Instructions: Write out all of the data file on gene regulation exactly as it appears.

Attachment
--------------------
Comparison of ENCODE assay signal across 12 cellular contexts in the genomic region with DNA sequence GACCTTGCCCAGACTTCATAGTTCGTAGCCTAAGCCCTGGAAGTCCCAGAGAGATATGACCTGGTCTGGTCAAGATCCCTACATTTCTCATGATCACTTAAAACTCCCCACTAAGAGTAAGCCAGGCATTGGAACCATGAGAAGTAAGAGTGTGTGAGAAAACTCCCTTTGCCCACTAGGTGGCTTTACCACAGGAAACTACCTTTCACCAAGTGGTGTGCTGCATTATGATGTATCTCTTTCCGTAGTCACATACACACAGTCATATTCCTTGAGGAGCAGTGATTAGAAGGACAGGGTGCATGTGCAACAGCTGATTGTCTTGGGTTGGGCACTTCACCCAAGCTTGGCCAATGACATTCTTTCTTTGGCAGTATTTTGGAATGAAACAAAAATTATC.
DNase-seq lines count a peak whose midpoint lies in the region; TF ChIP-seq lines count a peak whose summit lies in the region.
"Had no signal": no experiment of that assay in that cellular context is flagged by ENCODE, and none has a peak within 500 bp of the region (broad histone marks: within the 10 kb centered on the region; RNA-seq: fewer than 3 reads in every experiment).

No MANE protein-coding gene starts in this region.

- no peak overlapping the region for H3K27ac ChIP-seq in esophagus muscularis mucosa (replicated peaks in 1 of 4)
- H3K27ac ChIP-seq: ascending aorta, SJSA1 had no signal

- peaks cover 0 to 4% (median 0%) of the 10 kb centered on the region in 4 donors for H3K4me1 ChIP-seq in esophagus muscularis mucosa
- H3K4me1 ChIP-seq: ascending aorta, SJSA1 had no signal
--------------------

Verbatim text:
Comparison of ENCODE assay signal across 12 cellular contexts in the genomic region with DNA sequence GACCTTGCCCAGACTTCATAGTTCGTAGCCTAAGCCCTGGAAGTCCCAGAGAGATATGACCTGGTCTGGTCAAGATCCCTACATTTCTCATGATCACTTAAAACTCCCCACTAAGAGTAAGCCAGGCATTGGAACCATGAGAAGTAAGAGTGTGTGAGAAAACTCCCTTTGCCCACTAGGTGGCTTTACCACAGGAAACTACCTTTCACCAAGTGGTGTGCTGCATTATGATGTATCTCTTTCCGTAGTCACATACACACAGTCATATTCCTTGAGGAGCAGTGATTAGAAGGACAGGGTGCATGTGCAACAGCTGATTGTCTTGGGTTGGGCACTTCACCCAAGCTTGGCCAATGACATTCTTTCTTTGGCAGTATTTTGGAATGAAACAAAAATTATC.
DNase-seq lines count a peak whose midpoint lies in the region; TF ChIP-seq lines count a peak whose summit lies in the region.
"Had no signal": no experiment of that assay in that cellular context is flagged by ENCODE, and none has a peak within 500 bp of the region (broad histone marks: within the 10 kb centered on the region; RNA-seq: fewer than 3 reads in every experiment).

No MANE protein-coding gene starts in this region.

- no peak overlapping the region for H3K27ac ChIP-seq in esophagus muscularis mucosa (replicated peaks in 1 of 4)
- H3K27ac ChIP-seq: ascending aorta, SJSA1 had no signal

- peaks cover 0 to 4% (median 0%) of the 10 kb centered on the region in 4 donors for H3K4me1 ChIP-seq in esophagus muscularis mucosa
- H3K4me1 ChIP-seq: ascending aorta, SJSA1 had no signal